- Apr 30, 2019
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Apple MacBook Air (2018) Review: Features, Specifications and Price.
The Apple MacBook Air which was introduced in 2018 is a sleek PC which comes with a sharper display in a thinner and lighter design. Aside the high-res Retina screen, the new Air provides the users with a Touch ID sensor for biometric security, superfast SSD storage, fantastic sound and dual Thunderbolt 3 ports.
There have been some minor spec bumps, but the Air has maintained the same overall physical appearance of the first-generation model, even when the MacBook and MacBook Pro have received radical design overhauls. The Apple MacBook Air is unique as it received several other overdue upgrades as well, ditching out the old designs.
Now let's take you through the features and specifications of the Apple MacBook Air (2018).
Apple MacBook Air (2018) Review: Features
The iconic wedge design is intact, helping the device stand out from those other laptops. Although Apple made MacBook Airs out of its own 100 percent recycled aluminum, you couldn't tell from using the device. Its metal looks and feels just like the same material that Apple's used for previous MacBooks.
It Weighs 2.7 pounds and is 0.6 inches thick, making it slightly lighter than the Huawei MateBook X Pro (2.9 pounds, 0.6 inches) and similar in size to the Microsoft Surface Laptop 2 (2.7 pounds, 0.6 inches) and the Dell XPS 13 (2.7 pounds, 0.5 inches).
The MacBook Air has two speedy Thunderbolt 3 ports (which enable much faster data-transfer speeds) on its left side, with a headphone jack on its right. That might be an upgrade from the MacBook's singular, slower USB Type-C port, but it's lacking in comparison to most competitors.
In the top right corner of the keyboard, you'll see a Touch ID fingerprint reader, which is great for unlocking the MacBook Air and signing into 1Password. Thankfully, Apple's giving users the power of this biometric sensor without burdening them with the Touch Bar that accompanies Touch ID on the company's MacBook Pros.
T2 SECURITY CHIPS
This is the first MacBook Air with the T2 security chip that Apple's adding to as many macOS devices as it can (including the Mac mini). Not only does this chip provide Apple's Secure Enclave technology for storing the fingerprints used in Touch ID, but it also enables "on-the-fly data encryption," so your SSD's data is encrypted by default. This chip also allows for touch-free "Hey, Siri" activation, which worked well when I checked the weather.
The T2 consolidates many behind-the-scenes tasks previously accomplished by multiple pieces of silicon—the system management controller, image signal processor, audio controller, and SSD controller—into a single chip. But its most noticeable benefit is security. It handles everything from encrypting the hard drive to checking for evidence of hacker tampering at startup to even authenticating purchase you make online with Apple Pay using your fingerprint. The T2's secure boot technology uses the same code found in the security features of iOS, which famously thwarted even the FBI's efforts to hack it.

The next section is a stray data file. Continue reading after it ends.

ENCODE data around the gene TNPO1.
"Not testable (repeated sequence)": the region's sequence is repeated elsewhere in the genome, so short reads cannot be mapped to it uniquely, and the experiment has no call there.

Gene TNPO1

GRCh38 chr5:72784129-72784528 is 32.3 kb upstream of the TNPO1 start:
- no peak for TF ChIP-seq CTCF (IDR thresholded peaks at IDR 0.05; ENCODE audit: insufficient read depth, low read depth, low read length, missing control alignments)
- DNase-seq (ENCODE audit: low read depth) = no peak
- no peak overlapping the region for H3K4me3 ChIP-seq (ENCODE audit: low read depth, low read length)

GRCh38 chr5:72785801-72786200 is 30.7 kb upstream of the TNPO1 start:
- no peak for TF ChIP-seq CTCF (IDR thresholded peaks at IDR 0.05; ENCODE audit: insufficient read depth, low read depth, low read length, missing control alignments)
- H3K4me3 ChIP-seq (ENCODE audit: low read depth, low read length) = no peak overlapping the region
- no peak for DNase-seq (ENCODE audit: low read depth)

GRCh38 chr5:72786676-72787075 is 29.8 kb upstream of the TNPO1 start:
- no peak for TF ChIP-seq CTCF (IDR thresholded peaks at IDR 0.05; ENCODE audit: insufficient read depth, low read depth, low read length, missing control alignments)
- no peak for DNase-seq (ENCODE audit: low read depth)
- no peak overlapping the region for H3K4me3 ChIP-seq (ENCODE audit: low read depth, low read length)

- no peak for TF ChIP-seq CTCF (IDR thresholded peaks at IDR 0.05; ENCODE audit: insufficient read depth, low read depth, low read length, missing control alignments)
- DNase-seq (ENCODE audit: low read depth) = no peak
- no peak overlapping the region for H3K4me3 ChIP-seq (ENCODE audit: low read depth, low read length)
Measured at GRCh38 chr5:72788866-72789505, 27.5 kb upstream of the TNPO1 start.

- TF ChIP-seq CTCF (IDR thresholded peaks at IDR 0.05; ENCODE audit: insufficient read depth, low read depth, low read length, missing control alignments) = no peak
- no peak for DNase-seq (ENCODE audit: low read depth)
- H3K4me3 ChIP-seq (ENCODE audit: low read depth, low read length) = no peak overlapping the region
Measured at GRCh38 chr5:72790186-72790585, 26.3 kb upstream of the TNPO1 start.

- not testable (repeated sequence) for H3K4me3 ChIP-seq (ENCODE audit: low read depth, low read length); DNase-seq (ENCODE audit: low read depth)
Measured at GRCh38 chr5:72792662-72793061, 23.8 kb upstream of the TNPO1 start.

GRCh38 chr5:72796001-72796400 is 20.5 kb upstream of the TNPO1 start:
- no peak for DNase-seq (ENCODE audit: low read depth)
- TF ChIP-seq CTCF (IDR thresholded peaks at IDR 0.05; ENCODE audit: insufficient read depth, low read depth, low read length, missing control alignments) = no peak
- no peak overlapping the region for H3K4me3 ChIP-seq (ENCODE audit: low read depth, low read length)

The 2560 x 1600-pixel Retina display is the true star of the new MacBook Air, offering crisp detail and solid colors. In terms of color output, Apple rates the Air's panel as capable of producing 300 nits of brightness.
The Apple MacBook Air has a redesigned keyboard that features Apple’s third-generation butterfly mechanism, which Apple claims provides four times more key stability than standard laptop keyboards, while offering greater comfort and responsiveness.
The keys are very shallow, travel-wise, so you don’t quite get the responsive feedback you get from other laptop keyboards, but that’s the price you pay for such a slimline design. There’s also a satisfying ‘click’ to the keys when pressed, although this does make it a bit more noisy to type on than previous versions.
While the MacBook Air comes with 8GB of 2,133MHz LPDDR3 RAM, which can be configured to 16GB, and a speedy solid state drive, processing power still feels slightly hobbled, with a dual-core Intel Core i5-8210Y processor.
This 1.6GHz, dual-core Intel Core i5 can Turbo Boost up to 3.6GHz, with 4MB L3 cache, and while that’s fine for most day-to-day tasks, it’s not as speedy as some quad-core processors you see in rival laptops around this price point, such as the Dell XPS 13. For strenuous tasks, or running multiple apps at once, the Apple MacBook Air (2018) isn’t as strong a performer as other laptops at this price range.
- Also Read: What to Check Before Buying a Used MacBook.
Historically, the MacBook Air is loved for its long battery life. This year's model lasted a solid 9 hours and 32 minutes on the Laptop Mag Battery Test (web surfing at 150 nits) -- beating the 8:09 premium notebook average.
- Display — 13.3-inch Retina Display, 2560 x 1600 LED
- Dimensions — 4.1–15.6 x 304.1 x 212.4 mm
- Weight — 1.25kg
- Processor — 8th-Gen Intel Core i5 with base clock speed of 1.6GHz, boost up to 3.6GHz
- Memory — 8GB LPDDR3 RAM (customizable up to 16GB)
- Storage — 128GB / 256GB / 512GB / 1.5TB SSD
- Graphics — Intel UHD Graphics 617
- Ports — 2 x Type-C USB (Thunderbolt 3 support), 3.5mm headphone jack
- Connectivity — 802.11ac Wi‑Fi, Bluetooth 4.2
- Battery — Up to 13 hours video playback
MacBook Air (2018) with a storage combination of 8GB of RAM and 128GB built-in storage goes for $1,199.